Pushups increase strength and muscular endurance in the chest, one of the body's major muscle groups. Doing pushups right before bed, however, may make it difficult for you to fall asleep. That said, if you're able to sleep fine after exercising and can't find time to do pushups elsewhere in your schedule, nighttime is an acceptable time to do pushups. There is no set number of pushups you need to do; pushups should be performed to exhaustion.
Exercising Before Bed
While pushups are an important exercise, right before you go to bed probably isn't the best time to do them. Exercising within a few hours of bedtime may interfere with your sleep, and sleep deprivation will negatively affect your energy levels and workout performance the next day. However, exercising at night doesn't cause sleep interruptions in all people, according to University of South Carolina in Columbia exercise science researcher Shawn Youngstedt. According to Youngstedt, people who feel that exercising before bed interrupts their sleep should exercise at a different time of day, but it is fine to exercise before bed if it doesn't harm your sleep. Furthermore, as exercise is essential for good health, it's better to do pushups at night than not at all.
What's in a Number?
The amount of pushups you should be able to do depends on your age, gender and level of fitness. While the average man in his 20s might be able to perform 20 to 30 consecutive pushups, a trained athlete or Navy SEAL might be able to do as many as 200 to 300 consecutive pushups. The important thing when it comes to building strength and endurance with pushups is to do as many repetitions as you can. With time and dedication, you'll be able to increase the number of pushups you're able to do. A regular exercise routine including pushups will help improve overall fitness, stave off age-related muscle decline and increase your safety by enabling you to break a fall with your hands.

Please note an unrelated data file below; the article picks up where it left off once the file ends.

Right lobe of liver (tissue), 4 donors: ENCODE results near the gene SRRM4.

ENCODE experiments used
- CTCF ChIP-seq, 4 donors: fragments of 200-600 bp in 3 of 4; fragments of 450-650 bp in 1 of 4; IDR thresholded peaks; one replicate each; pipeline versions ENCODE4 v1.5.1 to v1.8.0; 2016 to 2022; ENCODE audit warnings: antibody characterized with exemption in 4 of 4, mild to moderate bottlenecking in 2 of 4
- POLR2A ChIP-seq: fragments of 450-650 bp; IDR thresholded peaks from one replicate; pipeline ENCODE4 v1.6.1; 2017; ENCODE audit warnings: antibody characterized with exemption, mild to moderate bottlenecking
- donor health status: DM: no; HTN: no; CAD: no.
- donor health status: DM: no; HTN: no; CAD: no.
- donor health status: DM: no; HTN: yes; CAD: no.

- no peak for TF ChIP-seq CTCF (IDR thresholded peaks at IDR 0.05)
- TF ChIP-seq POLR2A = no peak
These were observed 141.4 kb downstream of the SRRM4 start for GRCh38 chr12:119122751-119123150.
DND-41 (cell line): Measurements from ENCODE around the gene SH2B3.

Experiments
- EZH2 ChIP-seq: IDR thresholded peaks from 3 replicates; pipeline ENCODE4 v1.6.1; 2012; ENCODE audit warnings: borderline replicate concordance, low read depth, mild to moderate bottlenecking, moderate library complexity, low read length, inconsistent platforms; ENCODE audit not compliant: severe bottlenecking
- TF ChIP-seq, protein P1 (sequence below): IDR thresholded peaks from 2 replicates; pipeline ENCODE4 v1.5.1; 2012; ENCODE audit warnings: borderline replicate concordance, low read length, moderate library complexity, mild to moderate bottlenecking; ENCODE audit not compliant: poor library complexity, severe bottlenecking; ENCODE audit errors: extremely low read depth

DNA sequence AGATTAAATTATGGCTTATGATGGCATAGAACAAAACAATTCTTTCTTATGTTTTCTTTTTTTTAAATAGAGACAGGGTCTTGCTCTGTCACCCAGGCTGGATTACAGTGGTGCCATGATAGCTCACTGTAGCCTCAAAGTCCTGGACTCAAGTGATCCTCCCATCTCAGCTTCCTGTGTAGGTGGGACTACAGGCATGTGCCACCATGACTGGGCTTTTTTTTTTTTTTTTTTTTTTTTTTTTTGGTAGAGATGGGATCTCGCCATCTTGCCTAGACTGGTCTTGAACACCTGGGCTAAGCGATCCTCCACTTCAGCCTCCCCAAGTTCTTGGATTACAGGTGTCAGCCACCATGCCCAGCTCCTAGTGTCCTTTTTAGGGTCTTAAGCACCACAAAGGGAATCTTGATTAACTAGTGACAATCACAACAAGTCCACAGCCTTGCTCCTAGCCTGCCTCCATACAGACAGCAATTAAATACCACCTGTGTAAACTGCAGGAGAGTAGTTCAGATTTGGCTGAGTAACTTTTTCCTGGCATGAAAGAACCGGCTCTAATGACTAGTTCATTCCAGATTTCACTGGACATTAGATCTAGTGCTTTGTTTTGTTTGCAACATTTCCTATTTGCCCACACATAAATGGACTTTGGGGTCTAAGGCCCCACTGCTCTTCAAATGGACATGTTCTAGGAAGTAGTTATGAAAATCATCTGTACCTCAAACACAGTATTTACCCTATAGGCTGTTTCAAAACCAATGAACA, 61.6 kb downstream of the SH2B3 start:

The Best Time to Exercise
Although it's better to exercise at whatever time works best for you rather than not exercising at all, the optimal time of day for doing exercises like pushups depends your body's circadian rhythms, according to the American Council on Exercise. Your temperature rises and falls throughout the day in accordance with your body's circadian rhythms. According to ACE, when your body temperature is at its daily peak, muscles are warm and flexible and your exercise performance is at its best. For most people, this optimal exercise time is late afternoon, says ACE. Therefore, you might be able to do more pushups in the late afternoon than you would at bedtime.
To get the most benefits from pushups, it's important to perform them properly. When doing a pushup, your body should form a straight line, from your shoulders to your feet, throughout the entire exercise. During the "down" part of the pushup, make sure to lower your body until your upper arms are parallel with the floor, and when pushing up into the plank position, arms need to be extended fully to complete the repetition. If you're unable to perform a pushup, try a modified pushup on bent knees instead of your toes, or lean against a countertop at a 45-degree angle and press up and down, and eventually graduate to a regular pushup.
- MSNBC.com; Is Exercising at Night Really So Bad?; Jacqueline Stenson; August 2005
- Topend Sports Network: Push Up Test at Home
- "The New York Times"; An Enduring Measure of Fitness: The Simple Push-Up; Tara Parker-Pope; March 2008
- Military.com; The Push-up Push Workout; Stew Smith
- American Council on Exercise: The Best Time to Exercise